Strip mall and shopping center design is a mixture of planning and artistry. Look at your local demographic trends, and consider all your options. One of the newer trends in shopping centers are what are called lifestyle centers. Catering to people who are looking for entertainment options as well as shopping, lifestyle centers offer theaters, restaurants beyond the basic food court, and are laid out with a wider array of parking options are a fast growing trend. Many are more open air, and a number of cities (like Philadelphia and Houston) offer grants for making some of your shopping center into parkland. Focus on who you want to come to your center, and build relationships with businesses that will pull in those customers for you.

Recall that shopping centers are, in today’s hectic world, family centers, and plan appropriately. If you have a suboptimal space (one that’s hard to rent, and every mall has at least one), consider leasing it at cost (or marginally above) to the YMCA or another charitable organization that provides facilities for children with some modicum of supervision. The loyalty you build from harried parents for your other tenants will be greatly appreciated if your mall has a place where children can be sent to play that’s safe and well lit while they go and shop without having to mind them.

Don’t overlook the cultural opportunities for a shopping center; many of the layout arrangements that make for aesthetically pleasing, friendly shopping experiences can also be used for small open air concerts or small theater productions; in addition to pulling more customers into the mall, it’s a point of differentiation that, in a world where over 800 shopping centers, totaling 106 million feet of floor space were opened last year, is critical.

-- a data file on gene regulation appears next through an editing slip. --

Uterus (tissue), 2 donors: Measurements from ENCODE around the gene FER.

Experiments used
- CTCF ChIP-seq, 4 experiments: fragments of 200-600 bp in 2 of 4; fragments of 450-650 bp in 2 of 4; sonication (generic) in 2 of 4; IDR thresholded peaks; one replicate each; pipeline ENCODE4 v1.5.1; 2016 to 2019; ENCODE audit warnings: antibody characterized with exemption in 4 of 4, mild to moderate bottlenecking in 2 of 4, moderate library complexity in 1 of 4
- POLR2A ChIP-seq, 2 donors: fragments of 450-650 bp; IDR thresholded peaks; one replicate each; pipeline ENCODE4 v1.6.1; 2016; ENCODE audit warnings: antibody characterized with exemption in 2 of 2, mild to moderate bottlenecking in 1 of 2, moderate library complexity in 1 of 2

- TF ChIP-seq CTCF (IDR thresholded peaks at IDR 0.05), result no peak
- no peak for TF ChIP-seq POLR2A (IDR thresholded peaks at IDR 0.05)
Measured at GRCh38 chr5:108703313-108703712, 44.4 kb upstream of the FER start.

Ultimately, your shopping center is an investment in your community, and an investment you get a solid return on.

Source by Tony J Seruga

Most of us are on autopilot with our money. It keeps us aloft, if only just off the ground.

What attention we pay to our finances is mostly just fruitless worrying, not constructive action. But overhauling your finances is downright daunting. Where do you even begin?

Glad you asked! Below is a simple one-week plan. If you spend 30 minutes a day on the following mini-projects for the next week, you will end up in much better financial shape than when you started.

No advance degree is required, just a half hour a day for seven days. Give it a try and see just how much headway you can make in a week!

Day 1: Give Your Credit a Checkup

When was the last time you pulled your own credit report? Probably too long ago.

Start by going to or a similar site and pulling your free credit report. It won’t ding your score, don’t worry. Americans are guaranteed a free credit report every year by law.

Look over your report carefully. In particular, look for any late payments in your history. Are any of them in error? Contact the credit bureaus to dispute false data.

If you see late payments that are not errors, set up automatic payments to those accounts moving forward so it never happens again.

Lastly, if you want to keep a close eye on your credit moving forward, consider signing up for credit monitoring on a site like CreditKarma.

young couple looking over financials in kitchen on computer and printed papers with piggy bank and money in view

Related: The 3 Critical Elements of Human Happiness (& Why Unlimited Money Isn’t Enough)

Day 2: Audit Your Credit Cards

There’s a fun part of this—and a not-so-fun part. We’ll start with the not-so-fun part first (of course).

Do any of your credit cards have balances over 30 percent of the card limit? Using more than 30 percent of a credit card’s limit starts damaging your credit, and it gets worse the higher proportion that you use.

Create a plan for paying down your credit card debt (start with these four steps). You should ideally be paying off your credit card balances every month—credit card debt is extremely expensive. Sure, there are exceptions, such as if you use credit cards to buy real estate, but as a general rule, aim to pay off your credit card every month to avoid hefty finance charges.